How to Securely Share Information About Scientific Integrity Abuses

Since 2003, the Union of Concerned Scientists has exposed political interference in science, both publicly and behind the scenes. Federal government employees and their associates can play a vital role in bringing to light the suppression or distortion of science in the policymaking process by reporting any problems they see.

But those who are aware of potential abuses need a safe way to report them. To this end, we've set up several methods for you to communicate with UCS. This includes an encrypted email account through a service that allows you to stay anonymous:

ScientificIntegrity@protonmail.com

This page explains how you can share information with UCS in ways that reduce your personal risk, including through Protonmail, PGP, Signal, and the postal service. Please read this entire page before sharing information with UCS or members of our staff

What you should share

We invite you to share any evidence of actions that impede the ability of science or scientists to protect public health and the environment. With your help, we can expose this behavior and stand up for the appropriate use of science in governmental policymaking.

You can share memos, emails, directives, or any other documents. You can share datasets or other information that has been altered or removed from public view. You can also describe anything that has been communicated orally or even rumors that you have heard, and we will investigate. We understand that some parts of the Trump administration are being careful not to leave a written record; a story can still be told without documents.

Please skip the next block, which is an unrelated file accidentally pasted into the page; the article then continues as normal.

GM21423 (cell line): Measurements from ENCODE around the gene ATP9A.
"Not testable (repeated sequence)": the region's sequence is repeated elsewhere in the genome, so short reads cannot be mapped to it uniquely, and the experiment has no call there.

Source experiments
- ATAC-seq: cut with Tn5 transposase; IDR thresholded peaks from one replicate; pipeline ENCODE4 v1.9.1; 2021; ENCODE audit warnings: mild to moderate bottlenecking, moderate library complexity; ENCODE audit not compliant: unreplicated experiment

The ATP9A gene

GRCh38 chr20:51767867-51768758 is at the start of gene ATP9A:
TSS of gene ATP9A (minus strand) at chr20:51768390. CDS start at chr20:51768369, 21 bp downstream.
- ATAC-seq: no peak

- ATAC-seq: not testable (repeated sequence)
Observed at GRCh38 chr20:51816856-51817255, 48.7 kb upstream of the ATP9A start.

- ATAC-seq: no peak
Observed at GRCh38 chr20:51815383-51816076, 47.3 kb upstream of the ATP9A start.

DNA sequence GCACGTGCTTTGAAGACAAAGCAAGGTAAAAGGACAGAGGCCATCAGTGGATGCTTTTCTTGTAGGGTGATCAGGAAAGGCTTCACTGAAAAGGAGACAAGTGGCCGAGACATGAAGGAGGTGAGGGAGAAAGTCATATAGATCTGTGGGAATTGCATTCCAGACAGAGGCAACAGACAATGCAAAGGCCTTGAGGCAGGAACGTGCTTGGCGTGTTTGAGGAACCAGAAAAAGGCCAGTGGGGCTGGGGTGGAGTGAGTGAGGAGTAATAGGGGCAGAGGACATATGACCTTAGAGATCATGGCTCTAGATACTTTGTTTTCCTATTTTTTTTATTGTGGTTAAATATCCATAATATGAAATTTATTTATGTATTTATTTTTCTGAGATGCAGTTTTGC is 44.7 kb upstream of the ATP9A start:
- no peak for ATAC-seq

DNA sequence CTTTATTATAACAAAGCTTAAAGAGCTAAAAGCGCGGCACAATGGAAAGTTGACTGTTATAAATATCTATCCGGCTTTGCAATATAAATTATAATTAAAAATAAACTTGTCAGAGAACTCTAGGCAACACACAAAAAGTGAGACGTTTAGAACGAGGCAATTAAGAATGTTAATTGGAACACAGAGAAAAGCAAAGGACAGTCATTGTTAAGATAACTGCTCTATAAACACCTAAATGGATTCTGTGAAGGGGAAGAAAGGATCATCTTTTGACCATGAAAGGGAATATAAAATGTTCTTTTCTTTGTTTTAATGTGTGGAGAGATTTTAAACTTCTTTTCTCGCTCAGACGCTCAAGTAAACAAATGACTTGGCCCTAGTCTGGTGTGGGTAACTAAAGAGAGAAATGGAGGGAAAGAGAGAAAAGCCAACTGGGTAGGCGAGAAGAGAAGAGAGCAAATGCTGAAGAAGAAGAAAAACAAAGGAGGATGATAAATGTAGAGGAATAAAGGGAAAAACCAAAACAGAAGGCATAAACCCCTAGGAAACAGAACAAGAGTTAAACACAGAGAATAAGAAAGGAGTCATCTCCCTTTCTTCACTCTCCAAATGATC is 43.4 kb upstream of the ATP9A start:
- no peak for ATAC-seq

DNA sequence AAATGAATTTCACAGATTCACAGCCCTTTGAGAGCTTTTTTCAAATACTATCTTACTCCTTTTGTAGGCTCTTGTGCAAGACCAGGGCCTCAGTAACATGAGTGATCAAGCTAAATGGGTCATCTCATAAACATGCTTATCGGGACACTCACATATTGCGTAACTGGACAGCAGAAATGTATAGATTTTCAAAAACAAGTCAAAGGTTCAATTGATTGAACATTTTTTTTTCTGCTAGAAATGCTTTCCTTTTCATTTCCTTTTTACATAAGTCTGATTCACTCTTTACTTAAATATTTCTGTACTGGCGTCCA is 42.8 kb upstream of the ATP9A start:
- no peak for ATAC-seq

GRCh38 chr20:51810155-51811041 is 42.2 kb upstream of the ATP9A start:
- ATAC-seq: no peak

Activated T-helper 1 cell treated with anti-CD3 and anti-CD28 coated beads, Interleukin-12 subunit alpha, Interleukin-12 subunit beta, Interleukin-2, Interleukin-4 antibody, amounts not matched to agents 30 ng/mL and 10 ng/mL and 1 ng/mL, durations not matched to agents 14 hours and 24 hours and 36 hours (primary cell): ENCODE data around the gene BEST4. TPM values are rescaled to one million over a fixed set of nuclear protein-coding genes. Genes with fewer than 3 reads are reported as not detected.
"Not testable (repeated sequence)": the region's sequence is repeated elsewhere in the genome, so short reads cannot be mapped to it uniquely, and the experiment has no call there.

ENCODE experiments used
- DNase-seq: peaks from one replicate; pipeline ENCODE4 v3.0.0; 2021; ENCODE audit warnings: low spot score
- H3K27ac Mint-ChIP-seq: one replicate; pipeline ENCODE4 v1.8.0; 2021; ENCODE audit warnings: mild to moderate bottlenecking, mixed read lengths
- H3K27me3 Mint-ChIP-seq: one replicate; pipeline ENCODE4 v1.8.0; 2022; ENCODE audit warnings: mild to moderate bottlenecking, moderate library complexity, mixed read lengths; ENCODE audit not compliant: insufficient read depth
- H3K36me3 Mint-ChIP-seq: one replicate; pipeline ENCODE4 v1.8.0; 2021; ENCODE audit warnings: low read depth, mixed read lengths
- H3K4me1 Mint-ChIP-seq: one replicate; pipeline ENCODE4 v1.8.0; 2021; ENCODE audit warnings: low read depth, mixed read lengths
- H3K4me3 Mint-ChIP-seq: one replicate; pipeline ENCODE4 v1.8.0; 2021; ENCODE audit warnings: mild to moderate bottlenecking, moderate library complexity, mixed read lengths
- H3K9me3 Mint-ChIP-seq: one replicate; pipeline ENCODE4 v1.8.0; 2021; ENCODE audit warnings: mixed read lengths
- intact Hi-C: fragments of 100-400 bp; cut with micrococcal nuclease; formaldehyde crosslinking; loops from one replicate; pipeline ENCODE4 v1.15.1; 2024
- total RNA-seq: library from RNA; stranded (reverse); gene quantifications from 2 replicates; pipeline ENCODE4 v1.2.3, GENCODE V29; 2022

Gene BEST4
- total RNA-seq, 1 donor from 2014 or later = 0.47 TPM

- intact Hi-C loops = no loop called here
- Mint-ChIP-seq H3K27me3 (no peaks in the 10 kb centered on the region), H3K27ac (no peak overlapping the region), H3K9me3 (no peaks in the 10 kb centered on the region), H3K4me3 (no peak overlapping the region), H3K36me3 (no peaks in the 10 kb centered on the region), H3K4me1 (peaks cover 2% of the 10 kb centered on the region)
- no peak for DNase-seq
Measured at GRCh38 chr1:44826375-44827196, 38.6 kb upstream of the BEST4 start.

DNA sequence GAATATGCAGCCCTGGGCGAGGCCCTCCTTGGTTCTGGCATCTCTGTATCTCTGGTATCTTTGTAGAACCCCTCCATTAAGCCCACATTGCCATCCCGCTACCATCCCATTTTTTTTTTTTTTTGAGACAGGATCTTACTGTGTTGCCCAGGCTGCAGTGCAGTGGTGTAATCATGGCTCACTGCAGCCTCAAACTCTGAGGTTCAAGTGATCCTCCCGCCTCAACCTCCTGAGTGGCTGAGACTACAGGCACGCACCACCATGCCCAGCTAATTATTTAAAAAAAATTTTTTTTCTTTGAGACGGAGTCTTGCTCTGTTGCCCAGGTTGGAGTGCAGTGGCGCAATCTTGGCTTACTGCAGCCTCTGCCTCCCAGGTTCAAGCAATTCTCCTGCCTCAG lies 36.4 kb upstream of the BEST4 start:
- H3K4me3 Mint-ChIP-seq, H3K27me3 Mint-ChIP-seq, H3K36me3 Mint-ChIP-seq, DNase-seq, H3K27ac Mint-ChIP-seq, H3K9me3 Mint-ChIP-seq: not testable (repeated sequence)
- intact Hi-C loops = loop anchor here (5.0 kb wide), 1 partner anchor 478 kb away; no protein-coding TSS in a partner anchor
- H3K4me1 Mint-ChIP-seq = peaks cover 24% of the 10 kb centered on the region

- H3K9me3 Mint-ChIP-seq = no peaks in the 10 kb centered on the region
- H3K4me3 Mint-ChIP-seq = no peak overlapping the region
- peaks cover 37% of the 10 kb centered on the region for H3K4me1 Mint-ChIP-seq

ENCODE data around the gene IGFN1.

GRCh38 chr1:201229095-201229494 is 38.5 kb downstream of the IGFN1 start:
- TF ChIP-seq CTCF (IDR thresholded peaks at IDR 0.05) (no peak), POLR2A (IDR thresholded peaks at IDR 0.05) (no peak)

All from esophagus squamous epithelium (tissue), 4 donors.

What UCS can do

UCS has extensive expertise in the process by which science informs policy making and how the science and scientists who contribute to that process can be manipulated or censored. We believe that policy decisions should be fully informed by the best available science, recognizing that there are often many considerations other than science at play.

We work with trusted reporters, attorneys, and congressional staff to bring corruption to light and hold officials accountable. Our first priority is to protect our sources, and we have a variety of ways of getting access to information without putting sources at risk. 

It’s also okay if you want advice on whether your situation is normal or problematic. We’ll help you think through what constitutes political interference in science and how best to rectify the situation. 

What our vulnerabilities are

Attorneys can protect much of their communication under attorney-client privilege laws. Journalists have a source shield. UCS does not enjoy any such privileges. What that means is that if UCS is subject to a congressional or judicial subpoena, it is possible that we would have to turn over communications with sources. We would only do so if compelled by a court, but the possibility exists.

As has become obvious in recent times, anyone can be hacked, and unencrypted data can be intercepted. UCS employs state-of-the-art Internet and email security systems, but no system is foolproof. Therefore, we encourage you to initiate your commuincation with UCS in the encrypted ways described below.

How to communicate with UCS